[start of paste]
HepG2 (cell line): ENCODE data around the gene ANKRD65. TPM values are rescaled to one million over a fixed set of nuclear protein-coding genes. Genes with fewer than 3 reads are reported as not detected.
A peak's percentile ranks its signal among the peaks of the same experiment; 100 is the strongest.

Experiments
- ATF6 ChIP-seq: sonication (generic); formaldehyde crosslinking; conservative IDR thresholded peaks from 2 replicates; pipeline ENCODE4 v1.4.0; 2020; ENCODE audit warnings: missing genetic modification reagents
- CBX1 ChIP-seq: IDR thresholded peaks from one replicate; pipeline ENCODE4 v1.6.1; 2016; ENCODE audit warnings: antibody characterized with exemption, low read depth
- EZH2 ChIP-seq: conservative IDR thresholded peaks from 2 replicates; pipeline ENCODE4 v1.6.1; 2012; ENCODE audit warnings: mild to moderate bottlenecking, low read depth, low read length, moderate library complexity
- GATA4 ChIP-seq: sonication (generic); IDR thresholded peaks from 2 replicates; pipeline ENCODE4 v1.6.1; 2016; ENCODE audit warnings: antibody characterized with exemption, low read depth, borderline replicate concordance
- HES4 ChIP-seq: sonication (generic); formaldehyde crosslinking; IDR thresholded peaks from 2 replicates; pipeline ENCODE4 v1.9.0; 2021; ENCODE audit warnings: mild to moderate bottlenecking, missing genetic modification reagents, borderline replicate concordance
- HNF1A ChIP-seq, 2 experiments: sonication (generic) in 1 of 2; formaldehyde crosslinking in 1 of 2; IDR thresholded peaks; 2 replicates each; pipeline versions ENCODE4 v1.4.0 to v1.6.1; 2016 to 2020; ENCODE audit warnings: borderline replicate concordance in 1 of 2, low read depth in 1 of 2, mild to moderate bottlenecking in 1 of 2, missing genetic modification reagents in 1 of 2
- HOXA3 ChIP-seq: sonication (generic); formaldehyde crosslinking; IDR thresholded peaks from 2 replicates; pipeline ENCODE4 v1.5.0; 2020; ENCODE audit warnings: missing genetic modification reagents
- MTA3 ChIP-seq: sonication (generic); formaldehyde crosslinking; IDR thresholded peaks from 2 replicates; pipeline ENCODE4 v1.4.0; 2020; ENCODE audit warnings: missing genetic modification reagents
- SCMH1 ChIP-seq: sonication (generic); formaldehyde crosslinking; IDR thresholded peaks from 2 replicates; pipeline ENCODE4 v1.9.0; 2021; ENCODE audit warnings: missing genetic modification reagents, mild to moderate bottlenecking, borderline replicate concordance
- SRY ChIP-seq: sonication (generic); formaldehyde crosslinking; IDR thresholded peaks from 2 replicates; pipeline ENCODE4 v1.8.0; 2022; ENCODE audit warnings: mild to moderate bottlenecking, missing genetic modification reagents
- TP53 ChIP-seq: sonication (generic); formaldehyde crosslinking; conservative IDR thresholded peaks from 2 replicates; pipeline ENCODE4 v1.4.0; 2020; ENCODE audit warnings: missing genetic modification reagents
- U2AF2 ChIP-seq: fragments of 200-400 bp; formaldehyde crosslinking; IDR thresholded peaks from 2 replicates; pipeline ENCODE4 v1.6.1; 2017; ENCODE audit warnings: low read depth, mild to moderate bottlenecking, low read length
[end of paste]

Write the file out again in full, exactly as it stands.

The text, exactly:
HepG2 (cell line): ENCODE data around the gene ANKRD65. TPM values are rescaled to one million over a fixed set of nuclear protein-coding genes. Genes with fewer than 3 reads are reported as not detected.
A peak's percentile ranks its signal among the peaks of the same experiment; 100 is the strongest.

Experiments
- ATF6 ChIP-seq: sonication (generic); formaldehyde crosslinking; conservative IDR thresholded peaks from 2 replicates; pipeline ENCODE4 v1.4.0; 2020; ENCODE audit warnings: missing genetic modification reagents
- CBX1 ChIP-seq: IDR thresholded peaks from one replicate; pipeline ENCODE4 v1.6.1; 2016; ENCODE audit warnings: antibody characterized with exemption, low read depth
- EZH2 ChIP-seq: conservative IDR thresholded peaks from 2 replicates; pipeline ENCODE4 v1.6.1; 2012; ENCODE audit warnings: mild to moderate bottlenecking, low read depth, low read length, moderate library complexity
- GATA4 ChIP-seq: sonication (generic); IDR thresholded peaks from 2 replicates; pipeline ENCODE4 v1.6.1; 2016; ENCODE audit warnings: antibody characterized with exemption, low read depth, borderline replicate concordance
- HES4 ChIP-seq: sonication (generic); formaldehyde crosslinking; IDR thresholded peaks from 2 replicates; pipeline ENCODE4 v1.9.0; 2021; ENCODE audit warnings: mild to moderate bottlenecking, missing genetic modification reagents, borderline replicate concordance
- HNF1A ChIP-seq, 2 experiments: sonication (generic) in 1 of 2; formaldehyde crosslinking in 1 of 2; IDR thresholded peaks; 2 replicates each; pipeline versions ENCODE4 v1.4.0 to v1.6.1; 2016 to 2020; ENCODE audit warnings: borderline replicate concordance in 1 of 2, low read depth in 1 of 2, mild to moderate bottlenecking in 1 of 2, missing genetic modification reagents in 1 of 2
- HOXA3 ChIP-seq: sonication (generic); formaldehyde crosslinking; IDR thresholded peaks from 2 replicates; pipeline ENCODE4 v1.5.0; 2020; ENCODE audit warnings: missing genetic modification reagents
- MTA3 ChIP-seq: sonication (generic); formaldehyde crosslinking; IDR thresholded peaks from 2 replicates; pipeline ENCODE4 v1.4.0; 2020; ENCODE audit warnings: missing genetic modification reagents
- SCMH1 ChIP-seq: sonication (generic); formaldehyde crosslinking; IDR thresholded peaks from 2 replicates; pipeline ENCODE4 v1.9.0; 2021; ENCODE audit warnings: missing genetic modification reagents, mild to moderate bottlenecking, borderline replicate concordance
- SRY ChIP-seq: sonication (generic); formaldehyde crosslinking; IDR thresholded peaks from 2 replicates; pipeline ENCODE4 v1.8.0; 2022; ENCODE audit warnings: mild to moderate bottlenecking, missing genetic modification reagents
- TP53 ChIP-seq: sonication (generic); formaldehyde crosslinking; conservative IDR thresholded peaks from 2 replicates; pipeline ENCODE4 v1.4.0; 2020; ENCODE audit warnings: missing genetic modification reagents
- U2AF2 ChIP-seq: fragments of 200-400 bp; formaldehyde crosslinking; IDR thresholded peaks from 2 replicates; pipeline ENCODE4 v1.6.1; 2017; ENCODE audit warnings: low read depth, mild to moderate bottlenecking, low read length